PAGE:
Town Square

Post a New Topic

Sprawling to Obesity: Are the Burbs Bad for Your Health?

Original post made by Earl, Downtown, on Jul 29, 2009

This May, the Committee on Environmental Health of the American Academy of Pediatrics confirmed that the design of U.S. communities (i.e. car-dependent suburbia) negatively affects the health of children (i.e. makes them obese). James Howard Kunstler explores the relationship between suburban sprawl and the declining health of Americans. He talks about it in this interesting podcast. Check it out:

Web Link

Comments (15)

 +   Like this comment
Posted by unclehomerr..
a resident of Downtown
on Jul 29, 2009 at 10:55 am


Wow! And I always thought it was elevators and escalators in the cities which were the primary contributors to obesity.

Guess I was wroooong...

unclehomerr..


 +   Like this comment
Posted by Dave
a resident of Downtown
on Jul 29, 2009 at 12:20 pm

This is why Pleasanton needs to become a more walkable community.


 +   Like this comment
Posted by Cholo
a resident of Livermore
on Jul 29, 2009 at 2:26 pm

Obesity in the US all about poor diet...malnutrition. If you're obese, you are probably malnourished.


 +   Like this comment
Posted by Loon's Solution
a resident of Deer Oaks/Twelve Oaks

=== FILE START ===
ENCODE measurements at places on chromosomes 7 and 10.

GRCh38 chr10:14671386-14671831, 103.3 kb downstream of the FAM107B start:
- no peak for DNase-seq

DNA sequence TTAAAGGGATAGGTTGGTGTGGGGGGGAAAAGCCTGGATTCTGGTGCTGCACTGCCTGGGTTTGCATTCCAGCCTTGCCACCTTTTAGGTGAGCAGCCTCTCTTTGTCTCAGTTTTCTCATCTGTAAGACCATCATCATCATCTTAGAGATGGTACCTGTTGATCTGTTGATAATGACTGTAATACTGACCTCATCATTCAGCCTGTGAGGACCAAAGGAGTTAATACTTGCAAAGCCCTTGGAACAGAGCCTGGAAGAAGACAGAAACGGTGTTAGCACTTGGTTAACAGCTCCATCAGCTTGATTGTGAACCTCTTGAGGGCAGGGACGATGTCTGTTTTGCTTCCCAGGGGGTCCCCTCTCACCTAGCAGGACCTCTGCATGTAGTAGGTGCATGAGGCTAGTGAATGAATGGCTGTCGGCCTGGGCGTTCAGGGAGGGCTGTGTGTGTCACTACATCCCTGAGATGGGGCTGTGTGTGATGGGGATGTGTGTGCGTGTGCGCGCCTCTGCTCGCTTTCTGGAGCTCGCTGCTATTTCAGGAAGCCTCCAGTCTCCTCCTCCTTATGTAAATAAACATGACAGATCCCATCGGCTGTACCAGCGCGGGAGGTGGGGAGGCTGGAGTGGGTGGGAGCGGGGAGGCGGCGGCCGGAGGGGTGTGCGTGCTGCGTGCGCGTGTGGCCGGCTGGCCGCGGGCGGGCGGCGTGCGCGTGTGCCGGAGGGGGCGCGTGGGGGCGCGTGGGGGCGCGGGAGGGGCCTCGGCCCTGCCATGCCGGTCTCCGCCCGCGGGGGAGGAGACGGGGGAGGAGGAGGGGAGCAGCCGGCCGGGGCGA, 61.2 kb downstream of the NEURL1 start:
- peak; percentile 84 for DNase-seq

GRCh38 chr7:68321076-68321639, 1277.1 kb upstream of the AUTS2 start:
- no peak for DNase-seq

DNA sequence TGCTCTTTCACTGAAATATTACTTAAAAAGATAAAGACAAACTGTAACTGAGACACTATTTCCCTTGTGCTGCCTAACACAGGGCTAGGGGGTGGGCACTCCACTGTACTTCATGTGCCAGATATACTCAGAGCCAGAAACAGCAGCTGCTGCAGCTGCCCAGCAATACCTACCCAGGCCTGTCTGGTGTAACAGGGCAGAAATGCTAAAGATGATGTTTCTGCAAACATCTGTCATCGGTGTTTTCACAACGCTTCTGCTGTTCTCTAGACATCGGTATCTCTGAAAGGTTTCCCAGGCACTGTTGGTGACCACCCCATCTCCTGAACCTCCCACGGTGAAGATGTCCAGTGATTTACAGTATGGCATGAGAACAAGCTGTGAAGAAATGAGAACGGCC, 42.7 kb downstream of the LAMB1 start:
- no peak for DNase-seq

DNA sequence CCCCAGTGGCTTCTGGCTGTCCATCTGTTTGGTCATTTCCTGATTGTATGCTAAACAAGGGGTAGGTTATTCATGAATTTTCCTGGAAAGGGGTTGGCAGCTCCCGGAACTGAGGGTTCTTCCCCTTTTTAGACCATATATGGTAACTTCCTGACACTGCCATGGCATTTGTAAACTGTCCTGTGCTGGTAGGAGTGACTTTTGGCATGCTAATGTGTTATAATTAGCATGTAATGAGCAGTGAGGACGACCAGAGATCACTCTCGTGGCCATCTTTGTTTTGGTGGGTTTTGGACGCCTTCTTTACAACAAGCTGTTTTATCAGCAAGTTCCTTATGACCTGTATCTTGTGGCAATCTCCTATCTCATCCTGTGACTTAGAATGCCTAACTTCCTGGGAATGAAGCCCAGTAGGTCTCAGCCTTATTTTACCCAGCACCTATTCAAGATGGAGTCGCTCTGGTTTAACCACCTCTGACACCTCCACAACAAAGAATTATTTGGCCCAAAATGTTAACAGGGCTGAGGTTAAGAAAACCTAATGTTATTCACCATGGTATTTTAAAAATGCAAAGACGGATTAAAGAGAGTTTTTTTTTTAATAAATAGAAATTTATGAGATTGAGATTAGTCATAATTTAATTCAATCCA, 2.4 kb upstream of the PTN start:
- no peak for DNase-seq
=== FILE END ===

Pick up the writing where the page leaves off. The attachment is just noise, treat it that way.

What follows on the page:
on Jul 30, 2009 at 10:23 am

Some of the solutions for the obesity problem under the left-wing loons medical plan are liposuction for teenagers (whether they wnt it or not), and similar to their solution for the elderly ill, instructions on how to starve yourself to death, and if that doesn't work, they will give you a pill you can administer to yourself to shut out your lights. Heil, Obama.


 +   Like this comment
Posted by SteveP
a resident of Parkside
on Jul 30, 2009 at 10:36 am

SteveP is a registered user.

As you've no doubt heard many times, weight gain can be caused by a gland problem----most likelt the gland called 'your mouth'.
The solution: Stop shoveling so much food into your mouth.
Other possible solutions include getting some exercise, which amazingly, can be accomplished even if you have to commute to your job. Maybe even changing to a more balanced diet.

To blame obesity on the 'burb's is ludicris--are you saying there are no obese people in the big city? Why vilify people that choose not to live in congested, urban sqaulor?